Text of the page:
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  • Autori: Tripoli, Giada; Quattrone, Diego; Gayer-Anderson, Charlotte; Rodríguez, Victoria; Benzian-Olsson, Natasha; Ferraro, Laura; La Cascia, Caterina; Sartorio, Crocettarachele; Sideli, Lucia; Seminerio, Fabio; La Barbera, Daniele; Morgan, Craig; Sham, Pak; Forti, Marta Di; Murray, Robin
  • Anno di pubblicazione: 2019
  • Tipologia: Abstract in atti di convegno pubblicato in rivista
  • OA Link:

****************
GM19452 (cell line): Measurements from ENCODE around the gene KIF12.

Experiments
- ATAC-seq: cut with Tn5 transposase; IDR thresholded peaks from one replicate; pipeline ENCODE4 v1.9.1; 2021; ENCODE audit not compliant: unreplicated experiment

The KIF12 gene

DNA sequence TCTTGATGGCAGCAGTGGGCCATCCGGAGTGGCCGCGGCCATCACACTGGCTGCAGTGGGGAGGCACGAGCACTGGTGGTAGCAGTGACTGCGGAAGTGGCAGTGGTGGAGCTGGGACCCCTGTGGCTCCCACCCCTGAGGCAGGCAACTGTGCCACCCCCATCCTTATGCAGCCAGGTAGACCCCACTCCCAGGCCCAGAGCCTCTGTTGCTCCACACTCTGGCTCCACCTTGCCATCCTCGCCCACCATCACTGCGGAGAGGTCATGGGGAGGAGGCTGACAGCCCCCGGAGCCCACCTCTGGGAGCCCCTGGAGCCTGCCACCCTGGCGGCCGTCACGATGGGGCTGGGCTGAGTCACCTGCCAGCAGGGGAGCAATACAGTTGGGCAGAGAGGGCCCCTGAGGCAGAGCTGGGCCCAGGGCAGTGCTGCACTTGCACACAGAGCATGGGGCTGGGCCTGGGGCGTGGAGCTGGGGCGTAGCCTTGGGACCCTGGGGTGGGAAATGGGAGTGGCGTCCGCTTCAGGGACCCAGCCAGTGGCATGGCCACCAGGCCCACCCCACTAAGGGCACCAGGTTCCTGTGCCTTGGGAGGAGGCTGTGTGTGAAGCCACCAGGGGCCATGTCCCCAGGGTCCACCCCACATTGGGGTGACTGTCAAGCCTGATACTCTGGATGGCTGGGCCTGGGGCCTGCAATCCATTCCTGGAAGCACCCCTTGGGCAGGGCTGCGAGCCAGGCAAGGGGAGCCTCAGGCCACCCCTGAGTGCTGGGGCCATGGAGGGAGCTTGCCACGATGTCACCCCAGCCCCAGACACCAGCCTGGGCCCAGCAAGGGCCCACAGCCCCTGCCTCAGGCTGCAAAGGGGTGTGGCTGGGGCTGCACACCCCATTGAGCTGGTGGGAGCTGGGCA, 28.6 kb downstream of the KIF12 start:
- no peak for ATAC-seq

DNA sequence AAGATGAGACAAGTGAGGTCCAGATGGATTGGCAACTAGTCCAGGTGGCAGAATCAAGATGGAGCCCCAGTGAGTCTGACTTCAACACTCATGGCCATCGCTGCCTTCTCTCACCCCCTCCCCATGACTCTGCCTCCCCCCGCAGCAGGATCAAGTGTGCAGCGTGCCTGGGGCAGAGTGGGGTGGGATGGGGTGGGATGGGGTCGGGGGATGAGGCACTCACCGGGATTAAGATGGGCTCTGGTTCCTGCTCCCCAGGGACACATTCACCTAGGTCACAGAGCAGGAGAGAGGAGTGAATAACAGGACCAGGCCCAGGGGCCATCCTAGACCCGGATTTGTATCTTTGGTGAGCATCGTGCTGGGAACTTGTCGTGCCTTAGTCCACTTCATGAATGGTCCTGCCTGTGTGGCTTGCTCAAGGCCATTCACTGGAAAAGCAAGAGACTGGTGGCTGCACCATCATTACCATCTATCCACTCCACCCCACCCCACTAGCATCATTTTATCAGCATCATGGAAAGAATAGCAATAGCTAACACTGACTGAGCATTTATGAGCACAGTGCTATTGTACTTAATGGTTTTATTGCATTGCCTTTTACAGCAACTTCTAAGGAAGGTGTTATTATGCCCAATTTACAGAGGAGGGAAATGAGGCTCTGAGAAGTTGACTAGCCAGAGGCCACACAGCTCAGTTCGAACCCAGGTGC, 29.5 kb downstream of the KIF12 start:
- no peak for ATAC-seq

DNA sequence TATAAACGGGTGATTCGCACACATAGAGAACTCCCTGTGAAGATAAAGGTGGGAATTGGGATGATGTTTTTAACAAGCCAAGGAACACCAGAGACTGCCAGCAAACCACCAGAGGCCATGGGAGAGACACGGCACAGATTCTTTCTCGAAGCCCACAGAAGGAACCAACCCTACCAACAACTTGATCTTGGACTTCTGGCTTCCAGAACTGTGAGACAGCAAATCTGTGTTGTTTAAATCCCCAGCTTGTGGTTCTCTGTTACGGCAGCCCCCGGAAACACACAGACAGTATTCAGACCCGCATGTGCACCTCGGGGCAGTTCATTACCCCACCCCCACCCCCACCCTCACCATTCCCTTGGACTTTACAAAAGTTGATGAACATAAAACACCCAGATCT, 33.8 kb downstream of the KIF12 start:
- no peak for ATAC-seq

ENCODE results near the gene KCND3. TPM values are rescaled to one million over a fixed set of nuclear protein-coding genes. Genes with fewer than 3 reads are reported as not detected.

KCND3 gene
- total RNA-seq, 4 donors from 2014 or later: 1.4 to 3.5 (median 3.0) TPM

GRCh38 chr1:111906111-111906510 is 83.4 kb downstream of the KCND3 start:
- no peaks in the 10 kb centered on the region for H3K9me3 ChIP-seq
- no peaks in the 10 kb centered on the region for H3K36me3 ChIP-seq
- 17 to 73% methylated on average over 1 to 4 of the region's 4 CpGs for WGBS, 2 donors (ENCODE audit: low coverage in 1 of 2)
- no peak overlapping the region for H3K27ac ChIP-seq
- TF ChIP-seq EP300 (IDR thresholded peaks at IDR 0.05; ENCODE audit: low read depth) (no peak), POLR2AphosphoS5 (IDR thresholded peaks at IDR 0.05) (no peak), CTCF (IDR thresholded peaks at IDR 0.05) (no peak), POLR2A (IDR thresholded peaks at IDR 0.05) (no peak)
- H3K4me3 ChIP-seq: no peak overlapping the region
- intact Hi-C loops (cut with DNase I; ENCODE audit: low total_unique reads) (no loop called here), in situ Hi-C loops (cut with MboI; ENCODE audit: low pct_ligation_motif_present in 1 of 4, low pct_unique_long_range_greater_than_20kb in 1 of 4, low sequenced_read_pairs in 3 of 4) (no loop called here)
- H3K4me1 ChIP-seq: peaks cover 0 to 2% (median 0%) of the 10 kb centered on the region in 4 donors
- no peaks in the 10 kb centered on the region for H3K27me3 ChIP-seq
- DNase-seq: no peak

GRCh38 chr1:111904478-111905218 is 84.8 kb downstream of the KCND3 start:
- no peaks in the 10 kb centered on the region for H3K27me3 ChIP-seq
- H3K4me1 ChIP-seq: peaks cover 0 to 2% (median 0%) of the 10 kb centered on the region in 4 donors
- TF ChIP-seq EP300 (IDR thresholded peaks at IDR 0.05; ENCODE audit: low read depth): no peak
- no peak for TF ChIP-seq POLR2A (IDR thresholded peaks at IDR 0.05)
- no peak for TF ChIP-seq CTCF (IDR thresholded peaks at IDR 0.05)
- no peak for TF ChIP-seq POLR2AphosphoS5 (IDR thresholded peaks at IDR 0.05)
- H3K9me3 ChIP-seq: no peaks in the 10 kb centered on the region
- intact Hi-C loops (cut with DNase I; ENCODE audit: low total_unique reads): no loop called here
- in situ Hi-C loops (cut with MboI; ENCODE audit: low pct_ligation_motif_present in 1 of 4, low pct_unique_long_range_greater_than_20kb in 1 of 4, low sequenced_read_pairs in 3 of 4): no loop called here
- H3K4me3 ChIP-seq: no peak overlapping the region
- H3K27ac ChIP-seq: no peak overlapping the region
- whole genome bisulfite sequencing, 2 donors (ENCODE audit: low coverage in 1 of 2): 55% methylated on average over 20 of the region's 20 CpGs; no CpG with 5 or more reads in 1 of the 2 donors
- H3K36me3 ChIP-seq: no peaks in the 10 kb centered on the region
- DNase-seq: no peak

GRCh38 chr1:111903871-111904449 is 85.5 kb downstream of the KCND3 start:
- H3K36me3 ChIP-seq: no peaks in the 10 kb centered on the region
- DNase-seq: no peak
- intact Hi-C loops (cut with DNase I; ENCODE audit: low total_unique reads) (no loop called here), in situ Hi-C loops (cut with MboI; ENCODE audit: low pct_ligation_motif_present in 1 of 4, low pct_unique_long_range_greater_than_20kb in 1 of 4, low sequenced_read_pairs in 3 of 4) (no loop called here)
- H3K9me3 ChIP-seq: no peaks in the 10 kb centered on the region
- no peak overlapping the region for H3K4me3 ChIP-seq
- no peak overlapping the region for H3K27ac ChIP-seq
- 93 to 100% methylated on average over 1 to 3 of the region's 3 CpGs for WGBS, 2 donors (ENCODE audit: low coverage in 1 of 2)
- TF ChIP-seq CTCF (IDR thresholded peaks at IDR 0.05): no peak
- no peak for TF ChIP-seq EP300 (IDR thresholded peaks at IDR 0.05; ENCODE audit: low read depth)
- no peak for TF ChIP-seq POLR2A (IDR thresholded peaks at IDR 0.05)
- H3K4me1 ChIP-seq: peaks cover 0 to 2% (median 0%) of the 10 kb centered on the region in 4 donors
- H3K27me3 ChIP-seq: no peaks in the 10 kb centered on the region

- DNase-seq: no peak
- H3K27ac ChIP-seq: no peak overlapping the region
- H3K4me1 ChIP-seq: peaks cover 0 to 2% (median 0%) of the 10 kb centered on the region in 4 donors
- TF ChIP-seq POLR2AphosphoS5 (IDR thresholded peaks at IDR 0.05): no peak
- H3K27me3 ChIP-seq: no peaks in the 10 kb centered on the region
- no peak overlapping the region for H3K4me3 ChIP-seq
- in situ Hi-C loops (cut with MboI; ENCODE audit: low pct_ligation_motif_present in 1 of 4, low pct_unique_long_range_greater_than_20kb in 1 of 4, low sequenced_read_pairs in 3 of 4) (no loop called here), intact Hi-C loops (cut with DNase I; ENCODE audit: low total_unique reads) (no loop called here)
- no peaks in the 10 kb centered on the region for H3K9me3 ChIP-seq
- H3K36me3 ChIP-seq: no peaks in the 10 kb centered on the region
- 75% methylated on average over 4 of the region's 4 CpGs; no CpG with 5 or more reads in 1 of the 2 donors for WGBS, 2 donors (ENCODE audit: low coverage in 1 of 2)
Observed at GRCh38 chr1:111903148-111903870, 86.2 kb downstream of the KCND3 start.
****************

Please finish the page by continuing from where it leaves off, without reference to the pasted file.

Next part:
Background: Jumping to conclusions (JTC) is a reasoning and data gathering bias that results in the tendency to require less evidence and make hasty decisions. Preliminary work on reasoning bias focused primarily on the association with delusions, although jumping to conclusions has also been found in non-deluded schizophrenia (SZ) patients. Literature to date has shown JTC as a well-established bias in psychosis even at First Episode Psychosis (FEP), after remission, and in individuals with at risk mental state. Furthermore, JTC has been found to be associated with proneness to psychotic-like experiences in the general population. In teresting findings showed also an association with lower cognitive functioning in psychotic patients, and some degree of stability of JTC over the course of illness. Overall, findings to date could suggest a shared genetic liability between the occurrence of JTC and psychosis. The present study aims to investigate in a sample of FEP and healthy controls: 1) environment, cognitive, and clinical factors associated with JTC bias 2) whether the addition of SZ Polygenic Risk Score (PRS) explains any further variance in the model. Methods: We analyzed data on JTC (Beads task 60:40) in a sample of 503 FEP and 959 population controls for which genetic information was available, recruited as part as the EU-GEI study across UK, Netherlands, France, Spain, Italy and Brazil. In the first step, logistic regressions have been performed to predict JTC respectively in cases and controls considering as covariates: age, gender, level of education, IQ, country, frequency of cannabis use, population density, positive symptoms, and 20 principal components (PCs) for population stratification. In the second step, we estimated a model adding SZ PRS to the aforementioned terms. Results: Individuals coming from Brazil were about 6 times more likely to jump to conclusions in case group (OR=6.69; CI 95%=2.23-20.06; p=0.001) and around 5 times among controls (OR=4.76; CI 95%=2.28-9.93; p<0.001). Likewise, age and low IQ were found to be associated with JTC in both cases (age: OR=1.04; CI 95%=1.02-1.06; p<0.001. IQ: OR=0.98; CI 95%=0.94-0.98; p<0.001) and controls (age: OR=1.04; CI 95%=1.02-1.05; p<0.001. IQ: OR=0.96; CI 95%=0.95-0.97; p<0.001), although a small effect size was observed. A similar trend was detected regarding the association with increased positive symptoms in cases (OR=1.27; CI 95%=1.02-1.57; p=0.02), whereas controls presenting higher level of psychotic-like experiences showed about a 3-fold risk to jump to conclusions (OR=2.6; CI 95%=1.12- 6.02; p=0.02). In addition, being female resulted as significant predictor in cases only (OR=1.87; CI 95%=1.16-3.01; p=0.009). Finally, PRS for schizophrenia seemed not to be associated with jumping to conclusions in both groups, therefore it does not add any variance explained in the abovementioned model (Cases: R2=0.27; Controls: R2=0.22). Discussion: This study suggests that the occurrence of jumping to conclusions cannot be explained by schizophrenia genetic underpinnings using polygenic risk score strategy. However, these preliminary results identified interesting environment, cognitive, and clinical factors associated with JTC bias.